Monday, 30 August 2010

The Whistler Conundrum

Class 40s, also know as 'whistlers' due to the noise their four turbos make, have been part of the railway history for over fifty years now. They're a favourite of mine even though most had been withdrawn before I was born! My dad also has a soft spot for them as he remembers them regularly working into Hull when they were new. He always said how massive they appeared! Indeed, their size was the reason for their wheel arrangement, 1Co-Co1, the extra carrying wheels being required to spread their weight! D208 was the first one he saw and this was one we had to have for Eastmoor. This was the result of a teenage project based on the Lima model and detailed using various Craftsman parts. When I finished this I really felt I'd achieved something!


Some parts of the Internet seem to be busy discussing the news that Bachmann are to 'retool' their class 40 after the news appeared in the latest edition of Rail Express Modeller. I must admit I hate the use of 'retool' - there seems to be a lot of confusion as to whether this means that we will see the results of new tooling or if the existing tool. I find it frustrating when people seem not to care that there is a difference between the two since the results of the process could be very different indeed...


Anyway, the Bachmann class 40 has had a hugely difficult life. It seems to be accepted now that the model is severely challenged in terms of dimensional accuracy which throws out the proportions of various parts of the model. As such it's not just a case of the odd misplaced grille which can be rectified by the determined modeller at home, but a something which was so compromised that it could never be corrected without virtually starting again! The rather flat and slab-like appearance of the windscreens didn't help the 'face' of the model either. Even the bogie pivots are in the wrong locations making it hard to add certain chassis details because they would now be in the way of the bogie's wider swing when they weren't in reality.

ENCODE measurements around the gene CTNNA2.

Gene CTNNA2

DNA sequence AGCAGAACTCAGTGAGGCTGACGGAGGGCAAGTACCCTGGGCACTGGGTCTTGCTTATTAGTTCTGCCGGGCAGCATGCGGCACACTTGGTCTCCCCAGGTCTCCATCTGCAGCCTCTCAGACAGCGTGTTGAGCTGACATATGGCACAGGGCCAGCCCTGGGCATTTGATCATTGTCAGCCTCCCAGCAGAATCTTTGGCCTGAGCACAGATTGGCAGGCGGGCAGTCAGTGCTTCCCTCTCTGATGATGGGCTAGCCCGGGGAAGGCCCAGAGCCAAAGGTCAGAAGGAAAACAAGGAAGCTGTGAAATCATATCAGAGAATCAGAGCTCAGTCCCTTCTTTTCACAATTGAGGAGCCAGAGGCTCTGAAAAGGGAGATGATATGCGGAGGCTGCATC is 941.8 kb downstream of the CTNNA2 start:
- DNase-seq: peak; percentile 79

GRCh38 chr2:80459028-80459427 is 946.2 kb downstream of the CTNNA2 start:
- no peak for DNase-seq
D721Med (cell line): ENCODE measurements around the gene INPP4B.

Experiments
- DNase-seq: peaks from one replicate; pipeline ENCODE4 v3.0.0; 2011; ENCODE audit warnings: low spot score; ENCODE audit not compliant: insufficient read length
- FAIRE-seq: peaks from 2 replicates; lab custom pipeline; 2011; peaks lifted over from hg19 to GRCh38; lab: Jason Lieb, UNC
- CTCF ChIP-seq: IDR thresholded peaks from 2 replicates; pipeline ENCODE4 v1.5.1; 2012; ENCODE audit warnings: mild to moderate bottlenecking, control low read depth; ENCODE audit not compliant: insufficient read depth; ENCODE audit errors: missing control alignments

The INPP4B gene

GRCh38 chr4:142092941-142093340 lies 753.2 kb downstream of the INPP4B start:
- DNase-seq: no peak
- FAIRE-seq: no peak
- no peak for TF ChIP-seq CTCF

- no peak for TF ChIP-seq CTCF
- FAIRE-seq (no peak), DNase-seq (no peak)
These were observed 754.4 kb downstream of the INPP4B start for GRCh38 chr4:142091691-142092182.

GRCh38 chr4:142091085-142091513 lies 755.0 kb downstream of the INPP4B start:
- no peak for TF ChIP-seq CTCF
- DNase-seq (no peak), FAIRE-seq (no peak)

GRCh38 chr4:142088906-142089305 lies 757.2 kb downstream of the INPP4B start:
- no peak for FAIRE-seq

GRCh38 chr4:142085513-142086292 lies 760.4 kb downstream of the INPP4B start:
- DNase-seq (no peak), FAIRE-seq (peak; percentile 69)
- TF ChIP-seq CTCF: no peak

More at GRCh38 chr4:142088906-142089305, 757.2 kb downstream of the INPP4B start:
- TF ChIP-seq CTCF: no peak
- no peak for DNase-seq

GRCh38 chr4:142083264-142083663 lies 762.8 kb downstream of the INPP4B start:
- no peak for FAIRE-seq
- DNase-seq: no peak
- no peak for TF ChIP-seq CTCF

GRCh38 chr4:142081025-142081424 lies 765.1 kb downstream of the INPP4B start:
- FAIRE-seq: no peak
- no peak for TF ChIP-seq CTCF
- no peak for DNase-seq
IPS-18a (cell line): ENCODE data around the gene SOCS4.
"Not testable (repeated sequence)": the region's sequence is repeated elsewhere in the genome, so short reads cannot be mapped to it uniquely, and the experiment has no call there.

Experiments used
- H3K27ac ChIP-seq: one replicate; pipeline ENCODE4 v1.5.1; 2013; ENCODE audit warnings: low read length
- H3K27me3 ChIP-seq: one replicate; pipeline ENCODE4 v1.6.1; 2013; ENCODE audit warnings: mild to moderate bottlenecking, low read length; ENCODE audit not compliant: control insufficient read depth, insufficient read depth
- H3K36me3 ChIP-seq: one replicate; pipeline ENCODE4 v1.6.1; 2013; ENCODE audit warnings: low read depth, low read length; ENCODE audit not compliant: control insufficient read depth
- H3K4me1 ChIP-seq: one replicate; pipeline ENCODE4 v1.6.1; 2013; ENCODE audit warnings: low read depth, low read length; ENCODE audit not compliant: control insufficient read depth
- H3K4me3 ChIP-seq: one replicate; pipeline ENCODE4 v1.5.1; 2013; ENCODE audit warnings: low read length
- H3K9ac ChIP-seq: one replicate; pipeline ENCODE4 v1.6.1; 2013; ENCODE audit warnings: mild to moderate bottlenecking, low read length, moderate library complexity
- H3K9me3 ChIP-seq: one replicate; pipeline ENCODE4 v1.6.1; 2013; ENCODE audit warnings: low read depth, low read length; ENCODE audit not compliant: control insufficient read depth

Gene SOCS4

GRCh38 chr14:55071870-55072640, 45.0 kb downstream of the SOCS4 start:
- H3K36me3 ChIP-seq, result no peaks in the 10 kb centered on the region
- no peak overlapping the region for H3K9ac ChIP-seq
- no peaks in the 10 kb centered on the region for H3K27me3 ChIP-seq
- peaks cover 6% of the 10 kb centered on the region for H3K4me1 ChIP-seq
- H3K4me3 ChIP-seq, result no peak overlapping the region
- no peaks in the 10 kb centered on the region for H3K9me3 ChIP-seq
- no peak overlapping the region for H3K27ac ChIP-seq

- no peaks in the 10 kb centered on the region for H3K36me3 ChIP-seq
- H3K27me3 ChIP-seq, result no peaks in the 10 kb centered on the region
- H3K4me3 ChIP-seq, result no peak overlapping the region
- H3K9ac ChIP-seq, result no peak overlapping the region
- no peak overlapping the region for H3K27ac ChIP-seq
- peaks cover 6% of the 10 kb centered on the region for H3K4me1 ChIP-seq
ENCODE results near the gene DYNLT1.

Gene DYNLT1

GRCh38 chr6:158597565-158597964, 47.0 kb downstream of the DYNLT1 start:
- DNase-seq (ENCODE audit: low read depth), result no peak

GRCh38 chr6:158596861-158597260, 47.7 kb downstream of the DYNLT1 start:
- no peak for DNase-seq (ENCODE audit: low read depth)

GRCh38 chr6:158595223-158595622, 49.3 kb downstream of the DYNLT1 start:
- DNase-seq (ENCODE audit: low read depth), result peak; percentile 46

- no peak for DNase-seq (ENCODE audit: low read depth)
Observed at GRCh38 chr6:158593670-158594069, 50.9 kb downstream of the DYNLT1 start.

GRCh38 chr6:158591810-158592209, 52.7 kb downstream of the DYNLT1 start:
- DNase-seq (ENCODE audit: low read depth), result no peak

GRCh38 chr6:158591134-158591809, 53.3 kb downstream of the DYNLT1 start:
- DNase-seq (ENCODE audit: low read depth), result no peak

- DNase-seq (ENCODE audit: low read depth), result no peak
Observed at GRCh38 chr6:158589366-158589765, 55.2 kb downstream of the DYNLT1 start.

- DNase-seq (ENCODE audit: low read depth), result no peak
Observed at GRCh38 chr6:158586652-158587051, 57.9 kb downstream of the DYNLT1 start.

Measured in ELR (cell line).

Now I don't want anyone to think I'm criticising Bachmann for the sake of it; the model in question isn't an excuse to do so. I think my views com from a feeling of disappointment more than anything else - if you look at some of their other offerings, such as their BR standard locos, the class 08 and the mark 1 range of coaches you can see just how good the results can be. This is why it was so frustrating!

So any positives at all? Well, out of the box it appears less offensive to the eye (once they sorted out the ride height) than the Lima model and it has the now familiar central motor and flywheel arrangement driving both bogies, albeit just two axles on each one. Even so it could haul a decent load quite comfortably.

Fairly soon, even in the original Rail Express review in fact, people realised that the chassis frame perfectly fitted the Lima body....

Ah yes, Lima's effort - doesn't look too clever out of the box does it?


Well, with a bit of work it can look superb. Still not a 100% but for many people it could satisfy their desire for a decent class 40. It suffers from numerous problems out of the box but with care can make a decent model, as I hope my effort with 343 above shows. Hornby are just about to release an upgrade version of the Lima model in their Railroad range - it'll have a much better motor and could provide good starting pointing still.

The wide bogies (with the water tanks widened to match) are the major and most obvious visual failing. Careful weathering can help disguise this, but here the Bachmann chassis looks so much better - my only slight criticism being the axleboxes and springs could do with more relief, but the overall effect is much better. Combining the Lima body with the Bachmann chassis seemed like it could be the way ahead for a number of modellers.

One of my versions using a Lima body and a Bachmann chassis